O'Brien on mentality, defence and coaching apprenticeship

nib Newcastle Knights Head Coach Adam O'Brien has completed his initial conversations with local media, including a special interview with ABC's Craig Hamilton.

No topic was off-limits, with Trent Robinson, Craig Bellamy, the Knights defence and potential game plans for next year all up for discussion.

If you missed the interview, read the full transcript below.

Craig Hamilton: Welcome to Newcastle, what have you made of the town so far?

Adam O'Brien: I love the town. It’s a great feel and a great fit for myself and my wife. The thing that stood out for us is we’re both coastal-country people, I grew up in Batemans Bay and my wife’s from Ulladulla in the south coast.

Obviously, Newcastle’s a little bigger and we’ve got some more choice, but the community feel and the willingness from everyone to give me a hand and help you out, they don’t look at me as the Knights coach. Before they even knew my title, they we’re just willing to help you, so I love that part.

CH: Let’s fast track to working with Craig Bellamy, you worked in Melbourne for a long time with him, articulate that experience.

AO: He’s moulded me as a footy coach and a person. The two most influential figures in my life would be my dad and then Craig, and there’s not much that separates the two. My Dads a tough old cranky country publican, and Craig’s a tough old footy coach.

I guess he (Bellamy) taught me how to behave. If you’re going to ask something of your players then you need to be that, you need to be a symbol of it and one thing that he instilled in me was a work ethic. If you want your players to be hard working than you need to be hard working yourself. Installing the hard work ethic, and also Craig’s a country guy too, and nothing against city people.

How humble he is struck a chord with me, and he instills that into his players. We’re no better than the bloke down the road working 8 hours a day, we’re doing a job too. I saw the benefits of that and what he instilled in that culture, everyone’s heard about the work program with the Storm players who go down there. He made it clear to me that if you were a guy who needed to be looked after off the field, you would need to be looked after on the field. You’d miss a tackle that was yours, so having a real good work ethic and a real humbleness about you that you were no better than the guy down the road.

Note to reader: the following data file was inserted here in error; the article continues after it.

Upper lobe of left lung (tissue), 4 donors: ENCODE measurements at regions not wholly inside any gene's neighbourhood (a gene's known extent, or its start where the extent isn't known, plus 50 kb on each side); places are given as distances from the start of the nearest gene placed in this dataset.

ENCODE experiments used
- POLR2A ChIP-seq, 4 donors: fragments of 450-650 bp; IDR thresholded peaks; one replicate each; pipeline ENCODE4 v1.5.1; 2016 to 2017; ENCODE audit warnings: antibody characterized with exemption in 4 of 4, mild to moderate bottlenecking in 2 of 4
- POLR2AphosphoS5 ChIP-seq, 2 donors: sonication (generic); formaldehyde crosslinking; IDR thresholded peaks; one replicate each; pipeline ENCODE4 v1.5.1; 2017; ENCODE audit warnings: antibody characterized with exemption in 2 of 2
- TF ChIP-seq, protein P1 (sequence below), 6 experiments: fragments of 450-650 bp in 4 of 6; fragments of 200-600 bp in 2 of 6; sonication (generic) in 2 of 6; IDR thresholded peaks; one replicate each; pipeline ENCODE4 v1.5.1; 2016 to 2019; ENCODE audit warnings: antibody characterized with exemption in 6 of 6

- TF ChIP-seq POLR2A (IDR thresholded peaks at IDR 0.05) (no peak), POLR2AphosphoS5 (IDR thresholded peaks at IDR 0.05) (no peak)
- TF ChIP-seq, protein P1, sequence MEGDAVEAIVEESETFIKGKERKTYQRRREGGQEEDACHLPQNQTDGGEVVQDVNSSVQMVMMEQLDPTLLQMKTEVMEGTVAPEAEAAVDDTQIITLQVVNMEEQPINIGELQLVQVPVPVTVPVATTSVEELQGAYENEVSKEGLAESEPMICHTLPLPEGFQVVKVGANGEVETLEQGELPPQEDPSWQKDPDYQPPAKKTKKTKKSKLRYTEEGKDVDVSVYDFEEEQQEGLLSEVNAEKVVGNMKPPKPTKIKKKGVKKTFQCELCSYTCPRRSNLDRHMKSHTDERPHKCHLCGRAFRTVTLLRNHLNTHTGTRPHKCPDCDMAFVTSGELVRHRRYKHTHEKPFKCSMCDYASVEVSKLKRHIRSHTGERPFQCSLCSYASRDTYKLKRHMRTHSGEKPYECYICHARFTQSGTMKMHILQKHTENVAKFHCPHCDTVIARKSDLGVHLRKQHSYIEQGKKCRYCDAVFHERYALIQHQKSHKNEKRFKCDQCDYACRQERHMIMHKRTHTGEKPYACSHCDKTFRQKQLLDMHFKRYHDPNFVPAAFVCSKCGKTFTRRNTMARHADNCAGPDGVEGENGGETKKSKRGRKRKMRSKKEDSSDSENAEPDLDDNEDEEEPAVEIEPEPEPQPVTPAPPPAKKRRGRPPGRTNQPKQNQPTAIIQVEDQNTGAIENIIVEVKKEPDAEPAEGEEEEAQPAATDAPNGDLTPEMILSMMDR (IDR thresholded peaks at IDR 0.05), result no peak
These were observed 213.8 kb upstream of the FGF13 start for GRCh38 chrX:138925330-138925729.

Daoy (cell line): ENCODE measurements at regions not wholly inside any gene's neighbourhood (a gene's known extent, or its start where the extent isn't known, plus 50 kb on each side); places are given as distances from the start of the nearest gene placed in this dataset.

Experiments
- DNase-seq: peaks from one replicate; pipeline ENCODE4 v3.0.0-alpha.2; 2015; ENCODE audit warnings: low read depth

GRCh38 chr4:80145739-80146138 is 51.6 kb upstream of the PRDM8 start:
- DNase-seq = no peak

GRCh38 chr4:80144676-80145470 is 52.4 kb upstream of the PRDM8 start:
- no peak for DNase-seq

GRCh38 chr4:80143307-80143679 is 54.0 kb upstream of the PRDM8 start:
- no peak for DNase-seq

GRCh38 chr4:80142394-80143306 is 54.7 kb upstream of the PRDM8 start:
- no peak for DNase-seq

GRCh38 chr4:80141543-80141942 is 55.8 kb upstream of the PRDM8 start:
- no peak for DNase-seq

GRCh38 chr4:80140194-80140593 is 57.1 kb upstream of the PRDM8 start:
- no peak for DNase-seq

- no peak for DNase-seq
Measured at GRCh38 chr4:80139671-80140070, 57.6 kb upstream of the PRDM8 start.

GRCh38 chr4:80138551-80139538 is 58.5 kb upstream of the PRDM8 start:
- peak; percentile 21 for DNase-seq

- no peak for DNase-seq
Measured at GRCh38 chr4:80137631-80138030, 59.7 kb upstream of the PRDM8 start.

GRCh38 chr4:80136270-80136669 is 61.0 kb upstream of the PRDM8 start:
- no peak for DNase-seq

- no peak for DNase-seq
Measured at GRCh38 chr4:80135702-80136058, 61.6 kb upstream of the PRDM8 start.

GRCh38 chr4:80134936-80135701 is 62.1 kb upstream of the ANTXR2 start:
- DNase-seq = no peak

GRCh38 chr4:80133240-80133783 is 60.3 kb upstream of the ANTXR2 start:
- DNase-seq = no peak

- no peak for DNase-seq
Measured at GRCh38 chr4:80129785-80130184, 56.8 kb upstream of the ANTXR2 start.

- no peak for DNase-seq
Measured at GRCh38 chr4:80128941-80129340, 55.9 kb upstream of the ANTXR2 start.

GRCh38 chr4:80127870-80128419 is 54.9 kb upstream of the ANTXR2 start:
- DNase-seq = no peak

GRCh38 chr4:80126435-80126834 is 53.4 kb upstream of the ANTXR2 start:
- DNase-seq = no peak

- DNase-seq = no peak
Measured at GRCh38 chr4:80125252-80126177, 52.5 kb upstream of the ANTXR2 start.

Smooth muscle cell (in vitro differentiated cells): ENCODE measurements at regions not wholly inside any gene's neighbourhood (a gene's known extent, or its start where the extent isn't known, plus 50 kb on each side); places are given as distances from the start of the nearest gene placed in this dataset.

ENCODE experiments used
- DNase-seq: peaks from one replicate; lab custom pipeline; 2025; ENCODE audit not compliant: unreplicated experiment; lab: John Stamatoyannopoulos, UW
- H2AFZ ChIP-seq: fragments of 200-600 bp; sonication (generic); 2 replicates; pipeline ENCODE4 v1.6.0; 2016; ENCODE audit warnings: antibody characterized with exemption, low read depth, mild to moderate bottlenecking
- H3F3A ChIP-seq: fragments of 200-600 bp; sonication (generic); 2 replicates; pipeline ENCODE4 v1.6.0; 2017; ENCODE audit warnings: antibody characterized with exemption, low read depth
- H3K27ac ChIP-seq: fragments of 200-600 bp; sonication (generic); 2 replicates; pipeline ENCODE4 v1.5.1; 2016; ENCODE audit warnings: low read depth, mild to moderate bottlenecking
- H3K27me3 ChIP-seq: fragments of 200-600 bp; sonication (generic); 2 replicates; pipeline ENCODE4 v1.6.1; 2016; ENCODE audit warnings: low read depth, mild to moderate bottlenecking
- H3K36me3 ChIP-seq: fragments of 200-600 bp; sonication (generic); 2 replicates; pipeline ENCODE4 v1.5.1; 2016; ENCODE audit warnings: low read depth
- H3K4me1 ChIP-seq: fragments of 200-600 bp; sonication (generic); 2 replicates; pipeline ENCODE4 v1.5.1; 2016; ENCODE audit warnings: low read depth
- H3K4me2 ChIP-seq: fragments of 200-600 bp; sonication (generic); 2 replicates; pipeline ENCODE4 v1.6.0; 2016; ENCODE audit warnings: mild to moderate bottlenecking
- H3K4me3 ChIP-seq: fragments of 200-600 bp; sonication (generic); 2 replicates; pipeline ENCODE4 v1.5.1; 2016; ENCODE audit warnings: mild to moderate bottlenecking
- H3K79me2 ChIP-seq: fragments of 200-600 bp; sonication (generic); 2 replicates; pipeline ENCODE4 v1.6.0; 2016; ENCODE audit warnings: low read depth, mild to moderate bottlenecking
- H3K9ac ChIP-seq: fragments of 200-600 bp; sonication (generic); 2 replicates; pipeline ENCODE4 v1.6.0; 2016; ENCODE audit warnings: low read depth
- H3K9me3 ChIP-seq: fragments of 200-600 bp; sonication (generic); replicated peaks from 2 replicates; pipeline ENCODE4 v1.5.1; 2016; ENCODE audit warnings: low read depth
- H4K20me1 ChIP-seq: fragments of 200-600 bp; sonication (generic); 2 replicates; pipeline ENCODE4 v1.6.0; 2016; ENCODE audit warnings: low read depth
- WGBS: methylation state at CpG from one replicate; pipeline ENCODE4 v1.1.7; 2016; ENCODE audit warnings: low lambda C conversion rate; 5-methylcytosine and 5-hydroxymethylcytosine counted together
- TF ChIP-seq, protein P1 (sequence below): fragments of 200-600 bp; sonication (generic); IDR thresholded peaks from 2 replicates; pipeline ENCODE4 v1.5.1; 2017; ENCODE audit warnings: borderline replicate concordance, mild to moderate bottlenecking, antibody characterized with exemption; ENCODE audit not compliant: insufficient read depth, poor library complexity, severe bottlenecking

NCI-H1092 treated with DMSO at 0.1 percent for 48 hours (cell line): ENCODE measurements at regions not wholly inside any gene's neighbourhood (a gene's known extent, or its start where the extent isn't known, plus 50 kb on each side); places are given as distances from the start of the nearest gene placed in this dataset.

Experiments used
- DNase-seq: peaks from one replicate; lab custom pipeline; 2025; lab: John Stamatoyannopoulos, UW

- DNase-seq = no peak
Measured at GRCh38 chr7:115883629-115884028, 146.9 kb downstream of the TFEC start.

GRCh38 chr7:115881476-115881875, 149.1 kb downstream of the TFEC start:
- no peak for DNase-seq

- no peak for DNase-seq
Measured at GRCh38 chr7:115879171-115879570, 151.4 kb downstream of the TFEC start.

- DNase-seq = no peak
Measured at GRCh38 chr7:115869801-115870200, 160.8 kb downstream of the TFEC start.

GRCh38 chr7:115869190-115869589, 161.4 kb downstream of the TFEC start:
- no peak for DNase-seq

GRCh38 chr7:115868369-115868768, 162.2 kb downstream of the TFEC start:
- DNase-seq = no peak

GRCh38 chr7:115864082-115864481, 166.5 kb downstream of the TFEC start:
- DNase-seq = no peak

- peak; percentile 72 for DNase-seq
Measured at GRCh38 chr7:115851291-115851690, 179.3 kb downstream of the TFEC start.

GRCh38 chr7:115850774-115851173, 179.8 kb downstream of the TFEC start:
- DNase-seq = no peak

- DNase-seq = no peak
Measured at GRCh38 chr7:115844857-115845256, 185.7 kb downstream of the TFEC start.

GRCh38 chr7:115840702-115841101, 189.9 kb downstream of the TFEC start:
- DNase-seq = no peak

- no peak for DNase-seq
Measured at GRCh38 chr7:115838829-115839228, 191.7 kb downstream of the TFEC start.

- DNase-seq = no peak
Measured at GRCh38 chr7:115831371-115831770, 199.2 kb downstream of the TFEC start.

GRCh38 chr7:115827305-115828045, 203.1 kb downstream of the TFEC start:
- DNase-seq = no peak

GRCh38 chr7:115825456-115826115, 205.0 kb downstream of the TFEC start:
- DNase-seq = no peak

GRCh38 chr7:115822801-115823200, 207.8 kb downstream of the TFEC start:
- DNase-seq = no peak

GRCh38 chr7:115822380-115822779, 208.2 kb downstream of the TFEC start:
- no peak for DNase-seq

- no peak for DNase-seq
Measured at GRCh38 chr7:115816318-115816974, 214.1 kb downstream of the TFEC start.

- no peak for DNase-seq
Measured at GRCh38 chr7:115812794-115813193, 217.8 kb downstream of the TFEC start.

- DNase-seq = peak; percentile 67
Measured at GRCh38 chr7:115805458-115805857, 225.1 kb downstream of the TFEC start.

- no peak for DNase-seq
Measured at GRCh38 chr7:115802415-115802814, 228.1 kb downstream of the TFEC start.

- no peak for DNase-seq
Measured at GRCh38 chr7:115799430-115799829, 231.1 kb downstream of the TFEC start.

CH: There’s a lot of people who want to be rugby league coaches who are humble, there’s a lot of coaches who have a great work ethic, why is he successful? What makes him a great coach?

AO: I think the number one thing is he doesn’t over complicate it. He gets a guy in, gets him fit, gets him strong and then allows him to completely understand what his role is, what’s expected of him but just as important why for his role. You can get guys to understand what they have to do, but unless you can tap into that motivation of why I’m doing it and the effects that it has for the guy beside him, that’s his biggest strength.

That’s why when you see changes to the Melbourne Storm team and you’ll often hear when the new guys come in that they just keep reproducing them. It’s because he simplifies things and gets them to believe their role is the most important on the field, so that’s probably what sets him apart.

CH: Structure, or playing what’s in front of you? Do you get the game plan and say, ‘stay with this boys’, or ‘have a look at what’s in front of you and if there’s an opportunity to get away from the game plan play that’, where do you stand with that?

AO: Find the balance. I think its shape over structure. If you don’t have any structure, they’re running around running into each other. If you have too much, you’re predictable and easy to defend. I like a team who can turn up and not rely on fancy plays, shape and structure. If you turn up and it’s blowing a gale, pouring rain and there’s scoreboard pressure, you can’t rely on fancy plays. So, having some substance about your footy, having some core business that you can fall back on and will hold up all season, and just having some strong principles.